35. O'Neill MJ, Weissleder R, Gervais DA, et al. Tunneled peritoneal catheter placement under sonographic and fluoroscopic guidance in the palliative treatment of malignant ascites. AJR Am J Roentgenol 2001; 177:615.
  36. Barnett TD, Rubins J. Placement of a permanent tunneled peritoneal drainage catheter for palliation of malignant ascites: a simplified percutaneous approach. J Vasc Interv Radiol 2002; 13:379.
  37. Rosenberg S, Courtney A, Nemcek AA Jr, Omary RA. Comparison of percutaneous management techniques for recurrent malignant ascites. J Vasc Interv Radiol 2004; 15:1129.
  38. Savin MA, Kirsch MJ, Romano WJ, et al. Peritoneal ports for treatment of intractable ascites. J Vasc Interv Radiol 2005; 16:363.
  39. Brooks RA, Herzog TJ. Long-term semi-permanent catheter use for the palliation of malignant ascites. Gynecol Oncol 2006; 101:360.
  40. Coupe NA, Cox K, Clark K, et al. Outcomes of permanent peritoneal ports for the management of recurrent malignant ascites. J Palliat Med 2013; 16:938.
  41. Lungren MP, Kim CY, Stewart JK, et al. Tunneled peritoneal drainage catheter placement for refractory ascites: single-center experience in 188 patients. J Vasc Interv Radiol 2013; 24:1303.
  42. Tapping CR, Ling L, Razack A. PleurX drain use in the management of malignant ascites: safety, complications, long-term patency and factors predictive of success. Br J Radiol 2012; 85:623.
  43. Narayanan G, Pezeshkmehr A, Venkat S, et al. Safety and efficacy of the PleurX catheter for the treatment of malignant ascites. J Palliat Med 2014; 17:906.
  44. Burleigh J, Mehta Z, Ellison N. Tunneled Indwelling Catheters for Malignant Ascites #308. J Palliat Med 2016; 19:671.
  45. Kirk IR, Carrasco CH, Lawrence DD, et al. Intraperitoneal catheters: percutaneous placement with fluoroscopic guidance. J Vasc Interv Radiol 1993; 4:299.
  46. Halpin TF, McCann TO. Dynamics of body fluids following the rapid removal of large volumes of ascites. Am J Obstet Gynecol 1971; 110:103.
  47. Pockros PJ, Esrason KT, Nguyen C, et al. Mobilization of malignant ascites with diuretics is dependent on ascitic fluid characteristics. Gastroenterology 1992; 103:1302.
  48. Tomiyama K, Takahashi M, Fujii T, et al. Improved quality of life for malignant ascites patients by Denver peritoneovenous shunts. Anticancer Res 2006; 26:2393.
  49. Hussain FF, Meer ZF, Lopez AJ. Peritoneovenous shunt insertion for intractable ascites: a district general hospital experience. Cardiovasc Intervent Radiol 2004; 27:325.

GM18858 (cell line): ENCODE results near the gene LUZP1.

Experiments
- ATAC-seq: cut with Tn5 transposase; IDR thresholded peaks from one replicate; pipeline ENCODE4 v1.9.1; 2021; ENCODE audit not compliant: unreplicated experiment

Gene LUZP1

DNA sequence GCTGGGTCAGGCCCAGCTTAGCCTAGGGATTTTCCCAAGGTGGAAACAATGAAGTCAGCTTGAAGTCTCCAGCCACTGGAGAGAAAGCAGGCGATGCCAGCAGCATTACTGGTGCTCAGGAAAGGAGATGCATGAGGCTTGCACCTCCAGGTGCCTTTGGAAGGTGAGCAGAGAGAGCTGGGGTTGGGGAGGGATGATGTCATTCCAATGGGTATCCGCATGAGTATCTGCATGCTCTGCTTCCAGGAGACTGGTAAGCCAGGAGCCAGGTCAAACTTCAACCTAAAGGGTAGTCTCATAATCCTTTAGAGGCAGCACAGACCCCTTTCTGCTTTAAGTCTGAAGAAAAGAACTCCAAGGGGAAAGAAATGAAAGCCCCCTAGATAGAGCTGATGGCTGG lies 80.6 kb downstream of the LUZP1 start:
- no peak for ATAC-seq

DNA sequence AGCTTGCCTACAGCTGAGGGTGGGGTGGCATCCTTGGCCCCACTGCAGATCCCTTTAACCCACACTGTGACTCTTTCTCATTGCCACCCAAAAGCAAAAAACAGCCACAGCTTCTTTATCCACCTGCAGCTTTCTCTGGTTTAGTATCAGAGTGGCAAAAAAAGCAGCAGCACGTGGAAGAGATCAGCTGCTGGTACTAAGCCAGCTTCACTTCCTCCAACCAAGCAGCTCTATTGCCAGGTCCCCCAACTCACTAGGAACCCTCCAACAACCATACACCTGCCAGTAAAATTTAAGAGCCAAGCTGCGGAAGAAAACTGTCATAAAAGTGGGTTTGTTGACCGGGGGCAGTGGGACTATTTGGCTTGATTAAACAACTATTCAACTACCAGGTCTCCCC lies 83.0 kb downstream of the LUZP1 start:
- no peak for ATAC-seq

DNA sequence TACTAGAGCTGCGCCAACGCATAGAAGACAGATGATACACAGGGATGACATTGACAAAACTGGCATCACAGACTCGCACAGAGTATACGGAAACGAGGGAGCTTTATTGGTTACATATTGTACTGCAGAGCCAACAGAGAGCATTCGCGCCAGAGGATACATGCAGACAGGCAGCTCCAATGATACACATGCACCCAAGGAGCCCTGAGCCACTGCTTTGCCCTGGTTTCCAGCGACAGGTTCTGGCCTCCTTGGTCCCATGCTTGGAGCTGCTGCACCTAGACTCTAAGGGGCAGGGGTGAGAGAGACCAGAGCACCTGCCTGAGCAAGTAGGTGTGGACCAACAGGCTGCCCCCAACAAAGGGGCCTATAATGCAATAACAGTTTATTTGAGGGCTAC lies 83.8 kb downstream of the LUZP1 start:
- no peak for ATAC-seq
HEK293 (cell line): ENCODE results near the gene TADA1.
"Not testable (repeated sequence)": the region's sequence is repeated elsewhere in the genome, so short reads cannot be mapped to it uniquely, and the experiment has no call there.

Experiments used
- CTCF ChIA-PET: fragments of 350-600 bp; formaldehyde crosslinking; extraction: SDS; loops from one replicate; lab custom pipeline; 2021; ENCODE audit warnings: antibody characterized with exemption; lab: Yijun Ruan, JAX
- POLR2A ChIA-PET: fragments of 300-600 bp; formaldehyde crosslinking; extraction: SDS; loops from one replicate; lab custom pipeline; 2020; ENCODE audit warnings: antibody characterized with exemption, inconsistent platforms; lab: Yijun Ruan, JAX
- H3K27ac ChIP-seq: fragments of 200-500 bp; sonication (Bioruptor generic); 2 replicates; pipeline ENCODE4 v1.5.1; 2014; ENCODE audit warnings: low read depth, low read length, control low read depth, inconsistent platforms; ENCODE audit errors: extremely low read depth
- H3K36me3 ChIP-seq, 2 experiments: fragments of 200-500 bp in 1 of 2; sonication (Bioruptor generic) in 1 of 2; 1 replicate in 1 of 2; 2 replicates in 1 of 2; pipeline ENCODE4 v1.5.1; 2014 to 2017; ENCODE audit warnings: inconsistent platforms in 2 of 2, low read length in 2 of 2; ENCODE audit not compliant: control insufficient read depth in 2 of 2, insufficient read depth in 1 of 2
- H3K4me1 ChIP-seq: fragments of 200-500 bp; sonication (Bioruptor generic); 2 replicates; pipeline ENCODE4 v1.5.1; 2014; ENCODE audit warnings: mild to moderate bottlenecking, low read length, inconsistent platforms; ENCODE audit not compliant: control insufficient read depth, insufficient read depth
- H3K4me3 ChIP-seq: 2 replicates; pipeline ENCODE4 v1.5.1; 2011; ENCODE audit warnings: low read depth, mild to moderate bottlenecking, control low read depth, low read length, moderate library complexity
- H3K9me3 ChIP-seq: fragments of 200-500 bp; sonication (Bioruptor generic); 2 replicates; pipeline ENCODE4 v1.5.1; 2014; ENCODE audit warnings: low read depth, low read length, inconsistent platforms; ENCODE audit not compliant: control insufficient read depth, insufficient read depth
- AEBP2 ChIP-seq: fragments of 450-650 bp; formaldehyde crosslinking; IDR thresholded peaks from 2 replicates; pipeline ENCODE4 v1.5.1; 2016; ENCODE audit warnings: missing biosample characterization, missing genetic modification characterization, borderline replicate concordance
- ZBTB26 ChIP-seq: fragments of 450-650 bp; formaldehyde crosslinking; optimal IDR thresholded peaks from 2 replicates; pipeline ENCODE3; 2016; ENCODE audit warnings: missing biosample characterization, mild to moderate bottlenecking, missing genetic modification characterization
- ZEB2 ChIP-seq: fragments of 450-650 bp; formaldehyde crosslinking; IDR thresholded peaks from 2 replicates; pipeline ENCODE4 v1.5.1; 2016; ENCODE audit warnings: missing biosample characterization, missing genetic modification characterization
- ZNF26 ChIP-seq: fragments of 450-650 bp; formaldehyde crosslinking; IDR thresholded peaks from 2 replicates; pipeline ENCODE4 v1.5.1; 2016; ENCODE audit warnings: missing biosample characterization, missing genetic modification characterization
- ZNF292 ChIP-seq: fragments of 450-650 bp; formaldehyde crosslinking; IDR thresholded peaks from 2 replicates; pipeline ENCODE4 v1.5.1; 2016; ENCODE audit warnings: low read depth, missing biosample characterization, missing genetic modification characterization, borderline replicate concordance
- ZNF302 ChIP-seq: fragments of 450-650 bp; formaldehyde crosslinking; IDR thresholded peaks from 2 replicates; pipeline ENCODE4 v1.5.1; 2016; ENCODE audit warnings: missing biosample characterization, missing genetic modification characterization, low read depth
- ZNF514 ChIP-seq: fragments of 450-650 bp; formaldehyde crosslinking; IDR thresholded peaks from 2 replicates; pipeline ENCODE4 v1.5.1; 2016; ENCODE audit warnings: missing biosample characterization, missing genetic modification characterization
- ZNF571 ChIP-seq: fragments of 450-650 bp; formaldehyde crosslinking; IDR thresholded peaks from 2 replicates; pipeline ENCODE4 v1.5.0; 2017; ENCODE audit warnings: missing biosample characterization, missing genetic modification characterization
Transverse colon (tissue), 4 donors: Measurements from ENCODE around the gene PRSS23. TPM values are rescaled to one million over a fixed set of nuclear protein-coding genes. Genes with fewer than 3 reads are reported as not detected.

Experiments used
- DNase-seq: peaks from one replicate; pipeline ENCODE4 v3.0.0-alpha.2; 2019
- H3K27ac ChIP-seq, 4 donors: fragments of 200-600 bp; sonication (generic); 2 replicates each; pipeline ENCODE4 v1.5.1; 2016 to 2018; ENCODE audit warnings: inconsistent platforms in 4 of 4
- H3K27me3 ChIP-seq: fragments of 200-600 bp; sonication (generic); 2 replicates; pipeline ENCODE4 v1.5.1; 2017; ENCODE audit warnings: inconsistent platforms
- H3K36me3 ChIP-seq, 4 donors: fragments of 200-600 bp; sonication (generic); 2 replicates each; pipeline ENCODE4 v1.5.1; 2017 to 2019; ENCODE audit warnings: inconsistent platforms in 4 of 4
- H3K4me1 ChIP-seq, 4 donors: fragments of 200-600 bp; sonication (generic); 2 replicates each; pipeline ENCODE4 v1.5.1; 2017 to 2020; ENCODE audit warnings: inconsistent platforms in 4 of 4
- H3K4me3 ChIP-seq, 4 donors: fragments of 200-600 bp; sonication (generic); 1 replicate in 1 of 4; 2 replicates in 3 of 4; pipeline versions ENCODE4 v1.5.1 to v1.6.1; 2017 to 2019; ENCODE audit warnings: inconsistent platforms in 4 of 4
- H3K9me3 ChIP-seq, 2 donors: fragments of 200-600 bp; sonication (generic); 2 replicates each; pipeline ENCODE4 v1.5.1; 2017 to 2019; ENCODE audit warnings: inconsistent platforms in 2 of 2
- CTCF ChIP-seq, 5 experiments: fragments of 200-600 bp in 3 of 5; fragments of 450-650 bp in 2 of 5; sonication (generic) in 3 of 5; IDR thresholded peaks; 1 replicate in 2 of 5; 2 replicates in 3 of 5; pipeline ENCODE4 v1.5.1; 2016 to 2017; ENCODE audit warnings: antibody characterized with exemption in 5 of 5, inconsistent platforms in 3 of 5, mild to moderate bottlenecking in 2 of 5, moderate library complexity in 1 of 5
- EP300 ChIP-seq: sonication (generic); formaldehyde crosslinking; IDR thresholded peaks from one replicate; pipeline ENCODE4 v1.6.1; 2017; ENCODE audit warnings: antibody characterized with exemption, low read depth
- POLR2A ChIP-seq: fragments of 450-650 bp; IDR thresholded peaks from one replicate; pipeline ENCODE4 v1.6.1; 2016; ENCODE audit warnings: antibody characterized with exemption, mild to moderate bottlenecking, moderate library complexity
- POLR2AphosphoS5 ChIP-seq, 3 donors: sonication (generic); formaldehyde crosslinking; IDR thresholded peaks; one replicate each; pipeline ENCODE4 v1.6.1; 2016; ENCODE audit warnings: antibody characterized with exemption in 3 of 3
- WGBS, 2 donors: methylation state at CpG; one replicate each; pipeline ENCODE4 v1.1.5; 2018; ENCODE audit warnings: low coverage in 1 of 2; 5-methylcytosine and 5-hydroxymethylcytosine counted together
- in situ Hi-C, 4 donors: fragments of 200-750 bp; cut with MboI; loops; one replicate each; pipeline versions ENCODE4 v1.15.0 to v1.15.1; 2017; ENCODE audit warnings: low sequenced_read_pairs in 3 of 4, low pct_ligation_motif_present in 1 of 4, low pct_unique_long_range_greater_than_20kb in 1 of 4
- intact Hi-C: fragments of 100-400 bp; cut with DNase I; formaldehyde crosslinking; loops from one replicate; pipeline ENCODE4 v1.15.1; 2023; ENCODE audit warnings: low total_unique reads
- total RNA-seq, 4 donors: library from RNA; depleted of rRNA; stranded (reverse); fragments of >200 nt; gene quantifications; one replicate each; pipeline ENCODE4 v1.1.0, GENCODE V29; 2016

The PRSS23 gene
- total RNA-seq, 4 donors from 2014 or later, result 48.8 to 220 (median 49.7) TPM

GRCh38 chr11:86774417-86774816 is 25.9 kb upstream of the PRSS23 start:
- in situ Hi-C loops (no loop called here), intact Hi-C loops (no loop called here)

50. Schumacher DL, Saclarides TJ, Staren ED. Peritoneovenous shunts for palliation of the patient with malignant ascites. Ann Surg Oncol 1994; 1:378.
  51. Cannistra SA. Cancer of the ovary. N Engl J Med 2004; 351:2519.
  52. Aleem A, Siddiqui N. Chronic myeloid leukemia presenting with extramedullary disease as massive ascites responding to imatinib mesylate. Leuk Lymphoma 2005; 46:1097.
  53. Ng T, Pagliuca A, Mufti GJ. Intraperitoneal rituximab: an effective measure to control recurrent abdominal ascites due to non-Hodgkin's lymphoma. Ann Hematol 2002; 81:405.
  54. Kitayama J, Ishigami H, Kaisaki S, et al. Weekly intravenous and intraperitoneal paclitaxel combined with S-1 for malignant ascites due to advanced gastric cancer. Oncology 2010; 78:40.
  55. Randle RW, Swett KR, Swords DS, et al. Efficacy of cytoreductive surgery with hyperthermic intraperitoneal chemotherapy in the management of malignant ascites. Ann Surg Oncol 2014; 21:1474.
  56. Went PT, Lugli A, Meier S, et al. Frequent EpCam protein expression in human carcinomas. Hum Pathol 2004; 35:122.
  57. Goéré D, Flament C, Rusakiewicz S, et al. Potent immunomodulatory effects of the trifunctional antibody catumaxomab. Cancer Res 2013; 73:4663.
  58. Heiss MM, Murawa P, Koralewski P, et al. The trifunctional antibody catumaxomab for the treatment of malignant ascites due to epithelial cancer: Results of a prospective randomized phase II/III trial. Int J Cancer 2010; 127:2209.
  59. Ayantunde AA, Parsons SL. Pattern and prognostic factors in patients with malignant ascites: a retrospective study. Ann Oncol 2007; 18:945.